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10 essential spring vitamins: How to get them right

10 essential spring vitamins: How to get them right Vitamins are necessary for the health of the body (photo: Freepik)

It's well known, that vitamins are essential for healthy functioning as they boost immunity, provide the body with energy, and participate in metabolism. Since our body does not produce most vitamins, it's worth considering their presence in our diet.

Whether vitamins are necessary in spring is discussed by RBC. Sources used in material preparation: Ministry of Health of Ukraine, Bukovinian State Medical University.

Important vitamins for the body

Vitamin D - crucial for bone growth and protection against rickets. This vitamin can be found in fatty fish (salmon, some types of herring, mackerel), as well as egg yolks, liver, and chanterelle mushrooms.

However, the increasing spring sunlight is a natural way to replenish vitamin D. Our body synthesizes and accumulates this vitamin under the influence of ultraviolet light.

Vitamin A - an antioxidant necessary for supporting vision, normal skin and bone growth, and immune system function. Sources of vitamin A include liver, carrots, and cabbage.

Vitamin E - an antioxidant that helps fight infections. It is found in peanuts, avocados, almonds, and broccoli.

Vitamin C - an antioxidant that boosts immunity and prevents scurvy. Vitamin C is found in kiwi, grapefruit, Brussels sprouts, and many other foods.

Vitamin B1 (thiamine) - necessary for carbohydrate metabolism. Vitamin B1 can be found in almost all foods except sugars and fats.

Vitamin B2 - necessary for the normal functioning of the thyroid gland, improves the condition of mucous membranes, hair, nails, and skin. Sources of vitamin B2 include milk, cheese, eggs, liver, beans, and peas.

Vitamin B6 - necessary for the metabolism of carbohydrates, fats, and proteins, important for the healthy functioning of the nervous system. Sources of vitamin B6 include grapes, bananas, chicken meat, whole grains, and cheese.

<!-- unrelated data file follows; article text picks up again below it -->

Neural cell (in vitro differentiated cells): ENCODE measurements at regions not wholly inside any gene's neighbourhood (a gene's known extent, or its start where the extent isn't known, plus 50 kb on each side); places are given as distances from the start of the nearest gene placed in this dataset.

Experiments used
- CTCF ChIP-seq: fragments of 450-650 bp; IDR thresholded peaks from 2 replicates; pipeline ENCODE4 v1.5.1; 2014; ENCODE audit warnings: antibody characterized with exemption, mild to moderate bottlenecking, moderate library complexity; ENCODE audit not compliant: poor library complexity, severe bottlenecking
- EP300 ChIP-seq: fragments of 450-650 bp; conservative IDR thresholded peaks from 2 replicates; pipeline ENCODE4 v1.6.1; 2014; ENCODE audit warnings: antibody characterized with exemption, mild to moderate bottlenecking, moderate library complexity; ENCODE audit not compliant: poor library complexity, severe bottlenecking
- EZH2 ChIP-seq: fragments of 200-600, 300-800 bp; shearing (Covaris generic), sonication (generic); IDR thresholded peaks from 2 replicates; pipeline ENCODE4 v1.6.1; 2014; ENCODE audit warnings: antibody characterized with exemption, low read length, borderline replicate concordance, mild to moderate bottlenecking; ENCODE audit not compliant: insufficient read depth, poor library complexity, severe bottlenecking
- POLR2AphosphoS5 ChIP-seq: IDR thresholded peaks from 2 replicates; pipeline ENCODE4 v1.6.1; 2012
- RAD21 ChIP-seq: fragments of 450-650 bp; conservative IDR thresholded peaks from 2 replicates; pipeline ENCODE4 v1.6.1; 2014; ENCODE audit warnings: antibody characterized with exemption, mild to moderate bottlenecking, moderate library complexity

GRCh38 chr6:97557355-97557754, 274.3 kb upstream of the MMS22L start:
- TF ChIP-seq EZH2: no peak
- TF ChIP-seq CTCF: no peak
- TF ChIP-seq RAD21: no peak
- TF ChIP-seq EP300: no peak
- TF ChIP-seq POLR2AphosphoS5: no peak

Vitamin B12 - needed for the functioning of the immune and circulatory systems, DNA synthesis, as well as neuron development and red blood cell formation. Sources of vitamin B12 are mostly animal-derived foods: eggs, meat, seafood, dairy, and fermented dairy products.

Vitamin K - necessary for the body's absorption of calcium and blood clotting. Sources of vitamin K include spinach, lentils, onions, green tea, and seaweed.

Folate (folic acid) - important for the metabolism of nucleic acids and amino acids. Sources of folic acid include liver and green vegetables.

What is hypovitaminosis in spring?

Hypovitaminosis is a deficiency of certain vitamins in the body, which is either a result of insufficient synthesis or absorption by the body or due to inadequate intake of vitamins in the diet.

For example, inadequate exposure to sunlight can lead to reduced synthesis of vitamin D, which can result in hypovitaminosis.

Symptoms of hypovitaminosis include:

  • weakened immune system
  • decreased productivity
  • deterioration of vision
  • joint pain
  • rapid fatigue.

10 essential spring vitamins: How to get them rightRapid fatigue can be a symptom of hypovitaminosis (photo: Freepik)

How vitamins are best absorbed

Our bodies absorb natural vitamins best - those found in vegetables, fruits, berries, and other foods. For example, vitamin A can be found in carrots, while vitamin C is abundant in Brussels sprouts and citrus fruits. Therefore, achieving the necessary vitamins in spring is primarily aided by balanced nutrition.

10 essential spring vitamins: How to get them rightVitamins in food are absorbed better (photo: Freepik)

Before taking vitamin supplements, it's important to consult with a doctor. Poor health may not necessarily be due to a lack of vitamins but could be related to the function of the kidneys, intestines, or liver. Therefore, it's essential to address the root cause rather than just the symptoms.

Additionally, regular medical check-ups and following individual medical recommendations are crucial, as an excess of certain vitamins can be harmful. For example, an excessive intake of vitamin D and calcium can increase the risk of kidney stones.